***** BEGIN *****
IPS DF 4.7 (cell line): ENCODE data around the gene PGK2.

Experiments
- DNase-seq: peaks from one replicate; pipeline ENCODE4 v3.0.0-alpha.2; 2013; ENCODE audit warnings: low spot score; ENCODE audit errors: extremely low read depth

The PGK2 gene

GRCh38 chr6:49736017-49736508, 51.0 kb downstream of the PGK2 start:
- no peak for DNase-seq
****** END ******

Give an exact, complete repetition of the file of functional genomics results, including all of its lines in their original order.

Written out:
IPS DF 4.7 (cell line): ENCODE data around the gene PGK2.

Experiments
- DNase-seq: peaks from one replicate; pipeline ENCODE4 v3.0.0-alpha.2; 2013; ENCODE audit warnings: low spot score; ENCODE audit errors: extremely low read depth

The PGK2 gene

GRCh38 chr6:49736017-49736508, 51.0 kb downstream of the PGK2 start:
- no peak for DNase-seq